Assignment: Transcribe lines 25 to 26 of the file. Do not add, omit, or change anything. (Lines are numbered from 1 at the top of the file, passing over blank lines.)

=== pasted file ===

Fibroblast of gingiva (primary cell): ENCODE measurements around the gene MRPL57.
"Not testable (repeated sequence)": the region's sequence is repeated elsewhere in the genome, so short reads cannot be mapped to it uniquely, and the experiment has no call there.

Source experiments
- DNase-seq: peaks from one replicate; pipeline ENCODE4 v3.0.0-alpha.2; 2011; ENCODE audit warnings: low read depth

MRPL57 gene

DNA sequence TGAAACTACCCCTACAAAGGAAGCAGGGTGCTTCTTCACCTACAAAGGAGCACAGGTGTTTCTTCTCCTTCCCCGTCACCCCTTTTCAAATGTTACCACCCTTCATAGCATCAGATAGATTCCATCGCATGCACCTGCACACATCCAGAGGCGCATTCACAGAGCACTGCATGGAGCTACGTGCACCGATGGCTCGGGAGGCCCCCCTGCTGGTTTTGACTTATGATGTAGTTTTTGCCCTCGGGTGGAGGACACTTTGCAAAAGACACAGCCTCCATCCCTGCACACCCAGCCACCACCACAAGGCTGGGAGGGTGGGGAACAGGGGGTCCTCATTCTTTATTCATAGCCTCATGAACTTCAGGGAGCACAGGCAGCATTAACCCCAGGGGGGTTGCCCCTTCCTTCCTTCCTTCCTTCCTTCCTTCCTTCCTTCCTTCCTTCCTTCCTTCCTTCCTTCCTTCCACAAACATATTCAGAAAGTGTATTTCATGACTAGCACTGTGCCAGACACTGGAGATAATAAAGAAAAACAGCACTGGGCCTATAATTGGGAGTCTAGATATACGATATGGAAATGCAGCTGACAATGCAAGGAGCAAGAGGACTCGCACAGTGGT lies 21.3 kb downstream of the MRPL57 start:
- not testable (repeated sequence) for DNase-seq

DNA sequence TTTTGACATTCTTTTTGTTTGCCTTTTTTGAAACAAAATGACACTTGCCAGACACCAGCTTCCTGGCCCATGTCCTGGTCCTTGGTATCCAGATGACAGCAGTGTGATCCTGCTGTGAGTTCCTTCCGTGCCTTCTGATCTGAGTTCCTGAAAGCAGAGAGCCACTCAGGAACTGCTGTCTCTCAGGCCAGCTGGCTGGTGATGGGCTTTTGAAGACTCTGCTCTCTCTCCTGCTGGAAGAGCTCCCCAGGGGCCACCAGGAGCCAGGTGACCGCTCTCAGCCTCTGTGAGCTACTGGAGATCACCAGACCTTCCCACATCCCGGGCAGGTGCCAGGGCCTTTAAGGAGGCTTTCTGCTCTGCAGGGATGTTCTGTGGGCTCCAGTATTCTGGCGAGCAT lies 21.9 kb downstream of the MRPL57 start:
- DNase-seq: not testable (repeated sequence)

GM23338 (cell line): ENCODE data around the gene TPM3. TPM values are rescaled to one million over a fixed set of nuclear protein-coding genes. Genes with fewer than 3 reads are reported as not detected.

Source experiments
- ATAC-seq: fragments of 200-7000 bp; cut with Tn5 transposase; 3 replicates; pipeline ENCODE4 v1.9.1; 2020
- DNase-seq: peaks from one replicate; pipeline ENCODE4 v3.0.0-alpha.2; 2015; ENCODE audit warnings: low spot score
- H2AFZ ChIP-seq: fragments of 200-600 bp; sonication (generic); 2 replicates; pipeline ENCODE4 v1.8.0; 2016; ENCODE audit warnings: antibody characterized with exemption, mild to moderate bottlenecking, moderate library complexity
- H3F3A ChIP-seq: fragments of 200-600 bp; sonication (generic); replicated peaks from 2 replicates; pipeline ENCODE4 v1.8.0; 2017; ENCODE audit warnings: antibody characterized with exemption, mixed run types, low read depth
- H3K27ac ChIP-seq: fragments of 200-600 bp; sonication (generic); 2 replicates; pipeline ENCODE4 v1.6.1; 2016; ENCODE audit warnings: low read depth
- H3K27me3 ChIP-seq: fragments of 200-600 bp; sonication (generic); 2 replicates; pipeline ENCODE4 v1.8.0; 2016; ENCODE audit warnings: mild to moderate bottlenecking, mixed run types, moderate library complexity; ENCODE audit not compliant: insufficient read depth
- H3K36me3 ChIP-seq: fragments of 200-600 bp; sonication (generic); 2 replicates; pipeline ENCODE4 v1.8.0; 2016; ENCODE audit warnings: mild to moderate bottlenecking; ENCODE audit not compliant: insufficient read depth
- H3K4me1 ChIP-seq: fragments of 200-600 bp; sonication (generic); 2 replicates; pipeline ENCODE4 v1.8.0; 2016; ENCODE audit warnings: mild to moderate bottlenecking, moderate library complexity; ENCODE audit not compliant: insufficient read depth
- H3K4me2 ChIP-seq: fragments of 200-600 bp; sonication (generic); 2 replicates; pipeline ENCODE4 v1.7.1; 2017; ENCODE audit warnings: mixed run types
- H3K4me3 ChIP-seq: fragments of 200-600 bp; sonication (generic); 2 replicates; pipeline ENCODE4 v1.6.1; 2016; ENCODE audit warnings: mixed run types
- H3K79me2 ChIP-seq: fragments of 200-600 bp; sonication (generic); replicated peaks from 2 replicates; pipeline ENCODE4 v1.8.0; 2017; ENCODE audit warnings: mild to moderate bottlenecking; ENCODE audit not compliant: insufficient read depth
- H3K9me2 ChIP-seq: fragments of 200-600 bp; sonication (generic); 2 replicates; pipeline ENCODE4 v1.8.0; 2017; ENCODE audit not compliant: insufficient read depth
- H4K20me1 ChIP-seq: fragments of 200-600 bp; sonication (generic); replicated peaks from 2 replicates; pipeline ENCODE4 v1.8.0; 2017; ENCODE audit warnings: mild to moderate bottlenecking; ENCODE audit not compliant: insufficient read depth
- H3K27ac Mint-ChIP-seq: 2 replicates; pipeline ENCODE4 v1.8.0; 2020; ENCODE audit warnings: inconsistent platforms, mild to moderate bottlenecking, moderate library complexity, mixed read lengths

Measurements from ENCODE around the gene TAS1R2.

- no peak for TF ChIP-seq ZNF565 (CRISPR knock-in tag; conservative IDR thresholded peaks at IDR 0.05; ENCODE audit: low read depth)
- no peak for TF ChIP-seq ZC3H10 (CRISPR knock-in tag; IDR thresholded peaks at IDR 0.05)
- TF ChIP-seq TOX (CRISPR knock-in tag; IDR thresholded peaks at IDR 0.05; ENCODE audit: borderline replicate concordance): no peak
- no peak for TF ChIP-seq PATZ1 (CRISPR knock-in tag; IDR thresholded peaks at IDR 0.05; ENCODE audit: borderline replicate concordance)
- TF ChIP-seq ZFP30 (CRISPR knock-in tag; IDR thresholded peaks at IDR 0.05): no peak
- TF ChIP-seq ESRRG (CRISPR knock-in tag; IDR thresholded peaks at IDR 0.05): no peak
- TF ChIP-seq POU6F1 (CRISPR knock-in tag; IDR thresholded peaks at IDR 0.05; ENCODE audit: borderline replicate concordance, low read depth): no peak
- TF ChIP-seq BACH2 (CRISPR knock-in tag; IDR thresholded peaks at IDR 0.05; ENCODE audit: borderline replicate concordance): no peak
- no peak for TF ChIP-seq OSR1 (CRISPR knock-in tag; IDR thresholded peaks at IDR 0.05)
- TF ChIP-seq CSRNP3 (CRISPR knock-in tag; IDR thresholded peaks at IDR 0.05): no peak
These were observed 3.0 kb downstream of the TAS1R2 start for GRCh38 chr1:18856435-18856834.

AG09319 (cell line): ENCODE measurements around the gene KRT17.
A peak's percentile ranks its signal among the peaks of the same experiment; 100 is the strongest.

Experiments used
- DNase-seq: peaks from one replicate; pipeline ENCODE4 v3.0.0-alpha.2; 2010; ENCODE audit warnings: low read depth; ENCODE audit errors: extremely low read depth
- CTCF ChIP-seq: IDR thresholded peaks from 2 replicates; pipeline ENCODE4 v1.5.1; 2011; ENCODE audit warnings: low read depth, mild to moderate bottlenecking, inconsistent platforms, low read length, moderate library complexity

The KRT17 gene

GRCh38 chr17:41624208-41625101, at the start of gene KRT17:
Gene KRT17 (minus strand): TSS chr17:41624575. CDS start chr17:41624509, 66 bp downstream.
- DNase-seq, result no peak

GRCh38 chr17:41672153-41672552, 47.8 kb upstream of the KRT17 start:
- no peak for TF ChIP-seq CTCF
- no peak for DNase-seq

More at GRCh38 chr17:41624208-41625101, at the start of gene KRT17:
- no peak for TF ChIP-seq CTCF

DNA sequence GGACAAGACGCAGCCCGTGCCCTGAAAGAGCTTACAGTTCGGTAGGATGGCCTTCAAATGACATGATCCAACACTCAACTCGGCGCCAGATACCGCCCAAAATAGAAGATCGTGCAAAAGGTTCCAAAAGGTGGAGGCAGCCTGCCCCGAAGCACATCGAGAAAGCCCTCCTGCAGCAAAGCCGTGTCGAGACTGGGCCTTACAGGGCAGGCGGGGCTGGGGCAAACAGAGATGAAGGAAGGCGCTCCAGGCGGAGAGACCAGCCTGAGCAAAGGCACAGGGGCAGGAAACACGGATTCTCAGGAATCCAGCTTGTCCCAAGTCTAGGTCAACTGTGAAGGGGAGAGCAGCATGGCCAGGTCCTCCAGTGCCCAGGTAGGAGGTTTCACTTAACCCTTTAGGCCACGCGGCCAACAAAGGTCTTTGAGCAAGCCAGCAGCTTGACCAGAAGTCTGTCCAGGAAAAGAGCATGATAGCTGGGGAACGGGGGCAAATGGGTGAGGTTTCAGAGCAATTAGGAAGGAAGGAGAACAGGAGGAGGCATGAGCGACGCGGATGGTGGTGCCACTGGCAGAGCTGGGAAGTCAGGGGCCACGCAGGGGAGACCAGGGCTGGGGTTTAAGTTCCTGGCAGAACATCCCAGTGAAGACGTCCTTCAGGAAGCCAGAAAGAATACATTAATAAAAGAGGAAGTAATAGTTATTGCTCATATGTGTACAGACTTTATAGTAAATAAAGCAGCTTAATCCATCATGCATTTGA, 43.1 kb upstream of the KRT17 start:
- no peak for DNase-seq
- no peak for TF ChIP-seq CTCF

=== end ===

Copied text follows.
- H3K27ac Mint-ChIP-seq: 2 replicates; pipeline ENCODE4 v1.8.0; 2020; ENCODE audit warnings: inconsistent platforms, mild to moderate bottlenecking, moderate library complexity, mixed read lengths

Measurements from ENCODE around the gene TAS1R2.